Thomas Pearson C Programming/Pointer Basics

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Lesson objectives:[edit | edit source]

  • To understand what a pointer is on a fundamental level.
  • To understand how to use pointers to pass-by-reference, or pass around a variable's address.

Lesson[edit | edit source]

What is a pointer?:[edit | edit source]

A pointer is a variable holding a specific memory location. Most often, this memory location is that of a variable or array - but it can also be the location of a function (discussed seperately). This fact is very useful, as it allows us to remember where some data is, and then access it in a way that would not otherwise be feasible in any flexible manner. The main way this happens is when we need a function to alter some variable, but we don't know which variable in the function code itself, as it changes. Here, we do a pass-by-reference.

Passing by-reference:[edit | edit source]

As mentioned in functions, whenever we pass a variable to a function, the value is copied to the stack, and the function is then able to use this value. This is called a pass-by-value. Keep in mind that a pass-by-reference is actually just a pass-by-value for the memory address of the variable. Anyways, due to the value being copied, any changes made to the variable within the function are not permanent - they end with the function return. By using a pointer, however, we can tell the function to alter the memory address where the uncopied value is - allowing persistent change. Note that when the function returns, the copied value of the memory address has no persistent changes - so say you altered the pointer by decrementing it, this change wouldn't be permanent outside the function.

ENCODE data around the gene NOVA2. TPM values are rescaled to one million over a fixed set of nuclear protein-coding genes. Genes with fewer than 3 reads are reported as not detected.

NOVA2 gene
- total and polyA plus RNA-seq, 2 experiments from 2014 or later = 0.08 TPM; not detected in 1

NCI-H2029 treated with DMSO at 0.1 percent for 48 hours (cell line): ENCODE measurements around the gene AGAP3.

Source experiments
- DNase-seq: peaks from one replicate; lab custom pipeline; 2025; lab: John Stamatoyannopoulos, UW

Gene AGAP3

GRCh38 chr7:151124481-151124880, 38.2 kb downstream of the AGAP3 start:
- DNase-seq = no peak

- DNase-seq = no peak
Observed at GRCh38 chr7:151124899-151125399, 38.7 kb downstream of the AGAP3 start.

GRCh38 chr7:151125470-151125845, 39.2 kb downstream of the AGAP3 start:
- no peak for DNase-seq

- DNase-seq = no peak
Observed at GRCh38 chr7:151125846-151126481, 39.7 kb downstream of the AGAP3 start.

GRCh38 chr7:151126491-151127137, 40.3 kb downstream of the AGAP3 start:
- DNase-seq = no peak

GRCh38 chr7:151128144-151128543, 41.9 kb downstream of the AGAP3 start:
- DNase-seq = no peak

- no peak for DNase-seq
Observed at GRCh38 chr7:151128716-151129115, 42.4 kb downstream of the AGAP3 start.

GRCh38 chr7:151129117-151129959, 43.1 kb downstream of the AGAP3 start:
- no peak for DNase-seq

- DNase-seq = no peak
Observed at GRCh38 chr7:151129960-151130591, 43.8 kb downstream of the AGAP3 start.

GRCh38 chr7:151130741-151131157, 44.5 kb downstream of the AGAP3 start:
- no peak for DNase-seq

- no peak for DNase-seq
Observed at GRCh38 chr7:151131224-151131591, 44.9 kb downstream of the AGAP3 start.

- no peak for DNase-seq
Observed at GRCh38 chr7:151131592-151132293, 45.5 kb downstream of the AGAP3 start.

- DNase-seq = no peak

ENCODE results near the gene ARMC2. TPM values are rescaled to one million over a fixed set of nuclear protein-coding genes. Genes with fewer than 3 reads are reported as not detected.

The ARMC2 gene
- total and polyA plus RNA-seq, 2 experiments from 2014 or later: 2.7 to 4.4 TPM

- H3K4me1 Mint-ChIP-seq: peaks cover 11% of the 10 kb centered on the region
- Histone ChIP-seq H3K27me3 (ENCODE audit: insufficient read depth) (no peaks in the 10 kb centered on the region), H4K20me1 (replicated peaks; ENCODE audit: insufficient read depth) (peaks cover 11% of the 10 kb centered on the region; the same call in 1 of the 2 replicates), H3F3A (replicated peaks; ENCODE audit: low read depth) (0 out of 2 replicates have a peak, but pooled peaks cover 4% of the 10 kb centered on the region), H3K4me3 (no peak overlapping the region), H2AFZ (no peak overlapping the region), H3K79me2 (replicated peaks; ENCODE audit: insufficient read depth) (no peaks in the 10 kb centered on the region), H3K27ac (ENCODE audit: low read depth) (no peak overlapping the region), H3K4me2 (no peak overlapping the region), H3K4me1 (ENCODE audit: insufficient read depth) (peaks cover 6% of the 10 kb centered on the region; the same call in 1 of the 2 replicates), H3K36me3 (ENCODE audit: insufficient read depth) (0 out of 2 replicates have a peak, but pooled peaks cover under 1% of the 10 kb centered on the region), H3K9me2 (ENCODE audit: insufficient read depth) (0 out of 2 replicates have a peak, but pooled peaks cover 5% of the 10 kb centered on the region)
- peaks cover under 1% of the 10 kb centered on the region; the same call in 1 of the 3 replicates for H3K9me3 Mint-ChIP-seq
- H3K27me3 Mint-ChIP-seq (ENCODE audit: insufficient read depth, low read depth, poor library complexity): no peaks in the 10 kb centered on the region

Dereferencing/indirection:[edit | edit source]

Dereferencing, or less commonly indirection, is the process of taking a memory address and accessing the value stored there. This is done using the (yet unmentioned) unary operator*. The opposite operator, for getting the memory address of a variable is the unary operator&. Type casting note: due to C's "weak typing", you can dereference a value you arbitrarily assign to a pointer - or even dereference a non-pointer type! You can also assign a non-pointer type the value of a pointer or address. This is a Bad Idea. Unless you are writing specific code which cannot accidentally be used in the wrong way, it's better to stick with an OS defined way of accessing certain information instead of hard-coding in addresses for these things.

Note: pointers and arrays:[edit | edit source]

Arrays are contiguously allocated chunks of memory. Pointers are allowed to have math performed on them. This means is it possible to iterate over arrays by using a pointer to the address (of the start of) the array. This is the main idea behind the advanced pointers topic.